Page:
"I don't know if that makes any sense."
DIFFERENCE ENGINE: "Our records, they have a particular sort of eclecticism that we feel obligated to perpetrate," says Matthew Friedberger.
Matthew Friedberger says this a lot. As one half of the semi-inscrutable bizarro-pop duo the Fiery Furnaces (with his sister Eleanor), he often finds himself having to explain the unexplainable when it comes to their music. Over nine years and eight albums (not counting the two solo efforts he put out during a brief downtime for the band in 2006), Matthew and Eleanor have carved out a knotty songbook that is dizzyingly complex. Yet there's enough honest-to-goodness soulful tuneage to reward close inspection.
Although their dense jams throw down the gauntlet at the terrified feet of casual listeners, Matthew, on the phone from his home in Brooklyn, doesn't quite see Fiery Furnaces as a sealed-off æsthetic cosmos. "Look, we just think that we, as a band, are very . . . interested. In things, in the world. We don't think of ourselves as closed off — actually, we think of ourselves as pretty open-ended in the way we do things. But a lot of our music is not the kind of thing that you can easily utilize or 'get' in the same way that you might utilize or 'get' another type of rock record. The way that you're supposed to enjoy it is a little different than from some other band, but we still think that our music is involved in the world. Our records, they have a particular sort of — I hate to use this word — but a sort of eclecticism that we feel obligated to perpetrate."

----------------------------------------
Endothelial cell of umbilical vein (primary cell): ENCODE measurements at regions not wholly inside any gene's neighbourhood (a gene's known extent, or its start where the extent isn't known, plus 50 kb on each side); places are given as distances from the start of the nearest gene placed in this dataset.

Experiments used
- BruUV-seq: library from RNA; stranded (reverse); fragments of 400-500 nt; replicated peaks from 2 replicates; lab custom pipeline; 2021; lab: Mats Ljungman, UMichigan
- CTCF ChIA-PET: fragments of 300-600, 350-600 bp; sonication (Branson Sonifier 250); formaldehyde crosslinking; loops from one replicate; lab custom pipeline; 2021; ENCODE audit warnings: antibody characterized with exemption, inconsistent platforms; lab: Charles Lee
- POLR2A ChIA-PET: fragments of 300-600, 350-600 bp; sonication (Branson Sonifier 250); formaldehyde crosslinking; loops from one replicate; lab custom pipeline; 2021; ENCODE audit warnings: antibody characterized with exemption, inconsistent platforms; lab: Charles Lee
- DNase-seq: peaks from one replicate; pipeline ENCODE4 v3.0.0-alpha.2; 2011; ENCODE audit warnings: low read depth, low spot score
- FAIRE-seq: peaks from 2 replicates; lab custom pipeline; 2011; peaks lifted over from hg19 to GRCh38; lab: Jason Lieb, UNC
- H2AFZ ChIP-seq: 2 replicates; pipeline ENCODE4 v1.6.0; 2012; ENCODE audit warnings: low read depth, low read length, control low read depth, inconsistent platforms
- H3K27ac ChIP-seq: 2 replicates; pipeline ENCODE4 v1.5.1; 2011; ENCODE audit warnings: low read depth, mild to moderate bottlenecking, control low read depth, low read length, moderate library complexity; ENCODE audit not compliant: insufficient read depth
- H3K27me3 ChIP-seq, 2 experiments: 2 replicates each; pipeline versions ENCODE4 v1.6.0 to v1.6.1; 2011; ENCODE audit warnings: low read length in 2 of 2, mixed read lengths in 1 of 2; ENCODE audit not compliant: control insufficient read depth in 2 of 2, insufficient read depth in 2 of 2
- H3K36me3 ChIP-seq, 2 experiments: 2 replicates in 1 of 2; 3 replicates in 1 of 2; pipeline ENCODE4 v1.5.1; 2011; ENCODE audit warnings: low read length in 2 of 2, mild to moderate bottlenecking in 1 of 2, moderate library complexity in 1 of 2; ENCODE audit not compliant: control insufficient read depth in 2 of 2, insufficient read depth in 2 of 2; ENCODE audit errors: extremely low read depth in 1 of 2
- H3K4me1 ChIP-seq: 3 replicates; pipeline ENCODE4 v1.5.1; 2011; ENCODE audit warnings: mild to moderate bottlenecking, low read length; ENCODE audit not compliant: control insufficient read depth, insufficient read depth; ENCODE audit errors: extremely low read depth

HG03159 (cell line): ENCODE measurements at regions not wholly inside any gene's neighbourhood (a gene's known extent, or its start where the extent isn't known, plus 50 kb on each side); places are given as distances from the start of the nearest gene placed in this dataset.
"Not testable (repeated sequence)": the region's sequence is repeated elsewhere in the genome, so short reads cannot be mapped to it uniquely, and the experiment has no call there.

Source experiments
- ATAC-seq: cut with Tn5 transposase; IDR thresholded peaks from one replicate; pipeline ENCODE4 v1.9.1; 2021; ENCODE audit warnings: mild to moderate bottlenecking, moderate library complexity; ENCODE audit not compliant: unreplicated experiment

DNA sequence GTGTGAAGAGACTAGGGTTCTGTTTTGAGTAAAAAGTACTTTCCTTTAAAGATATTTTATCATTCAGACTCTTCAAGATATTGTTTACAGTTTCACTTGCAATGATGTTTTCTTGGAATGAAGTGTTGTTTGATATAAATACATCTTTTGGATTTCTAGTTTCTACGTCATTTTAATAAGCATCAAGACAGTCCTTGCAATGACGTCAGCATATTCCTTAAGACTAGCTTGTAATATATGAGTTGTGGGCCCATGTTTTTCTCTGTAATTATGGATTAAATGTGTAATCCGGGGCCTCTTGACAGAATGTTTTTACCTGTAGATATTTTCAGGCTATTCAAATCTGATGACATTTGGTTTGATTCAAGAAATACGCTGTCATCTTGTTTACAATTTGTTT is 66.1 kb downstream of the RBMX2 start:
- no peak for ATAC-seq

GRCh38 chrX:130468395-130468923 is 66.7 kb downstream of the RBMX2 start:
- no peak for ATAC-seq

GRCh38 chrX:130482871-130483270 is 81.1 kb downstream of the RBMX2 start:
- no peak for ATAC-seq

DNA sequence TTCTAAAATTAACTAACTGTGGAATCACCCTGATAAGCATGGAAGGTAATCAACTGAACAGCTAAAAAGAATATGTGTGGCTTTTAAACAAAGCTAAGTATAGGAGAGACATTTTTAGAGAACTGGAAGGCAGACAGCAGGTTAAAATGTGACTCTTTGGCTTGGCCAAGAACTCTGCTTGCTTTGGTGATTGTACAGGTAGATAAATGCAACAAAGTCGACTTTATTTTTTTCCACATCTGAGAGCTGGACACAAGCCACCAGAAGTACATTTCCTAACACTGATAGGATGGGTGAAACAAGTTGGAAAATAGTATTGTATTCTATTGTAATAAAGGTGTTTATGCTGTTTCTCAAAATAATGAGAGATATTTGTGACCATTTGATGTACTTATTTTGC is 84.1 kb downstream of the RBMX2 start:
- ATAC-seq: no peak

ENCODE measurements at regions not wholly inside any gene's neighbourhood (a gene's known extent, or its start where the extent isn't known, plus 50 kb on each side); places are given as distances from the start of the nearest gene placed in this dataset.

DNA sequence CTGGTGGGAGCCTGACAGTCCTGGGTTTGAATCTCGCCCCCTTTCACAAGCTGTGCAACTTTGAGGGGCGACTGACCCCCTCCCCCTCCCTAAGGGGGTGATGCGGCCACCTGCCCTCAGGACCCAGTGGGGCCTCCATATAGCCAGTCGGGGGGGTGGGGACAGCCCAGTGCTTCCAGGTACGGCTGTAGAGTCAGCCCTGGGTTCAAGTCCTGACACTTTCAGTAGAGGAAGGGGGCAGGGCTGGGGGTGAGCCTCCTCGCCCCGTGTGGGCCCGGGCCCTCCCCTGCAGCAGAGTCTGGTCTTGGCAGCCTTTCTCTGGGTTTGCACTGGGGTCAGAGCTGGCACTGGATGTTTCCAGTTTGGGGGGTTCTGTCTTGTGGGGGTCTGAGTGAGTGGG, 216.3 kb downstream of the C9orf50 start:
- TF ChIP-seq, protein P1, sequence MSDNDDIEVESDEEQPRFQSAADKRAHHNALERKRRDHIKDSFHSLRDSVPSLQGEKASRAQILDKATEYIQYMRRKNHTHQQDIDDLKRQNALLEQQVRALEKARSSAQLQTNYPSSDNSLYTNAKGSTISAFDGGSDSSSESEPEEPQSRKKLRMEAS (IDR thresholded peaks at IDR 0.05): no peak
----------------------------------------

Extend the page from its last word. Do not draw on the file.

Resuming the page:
Does that make any sense? It does if you've heard Fiery Furnaces' music, a jarring barrage that's at once a spit in the eye of musical tradition and a heartfelt love letter to the same. The duo, who play the Middle East downstairs this Friday, came to international renown with 2004's Blueberry Boat (Rough Trade), a song cycle — on topics ranging from pirates on the open seas to the White Sox, Oxycontin, and Damascus Internet cafés — that shape-shifts just as you begin to process what it is you're listening to. The dizzying swirl of plangent piano choruses, fuzzed-out guitar leads, swooning and crooning vocalizations (Eleanor), crashing percussion, James Brownian funk workouts, and kaleidoscopic keyboard shards is enough to detonate the head — and the response has been love-it or hate-it. Live, the band are thornier still, taking their recordings, tearing them up, and reassembling them into a patchwork medley that sounds like a K-Tel ad.
"Look [Matthew also starts with "Look" a lot], with what's going on in the world, everyone has massive amounts of information, and it's very hard to synthesize it. So there are a lot of different styles for a rock band, and the goal of synthesizing it is to make it coherent in a way that people are used to hearing in rock music of the past. So in a sense, it's about a failure of intelligence — I mean 'intelligence' like the intelligence community, where they intercept everything the world says and eavesdrop on every phone conversation, and putting it all together is very difficult to do. So we don't try to synthesize our music into a single object — but maybe this means that the product of this synthesis is harder to comprehend. Am I making any sense?"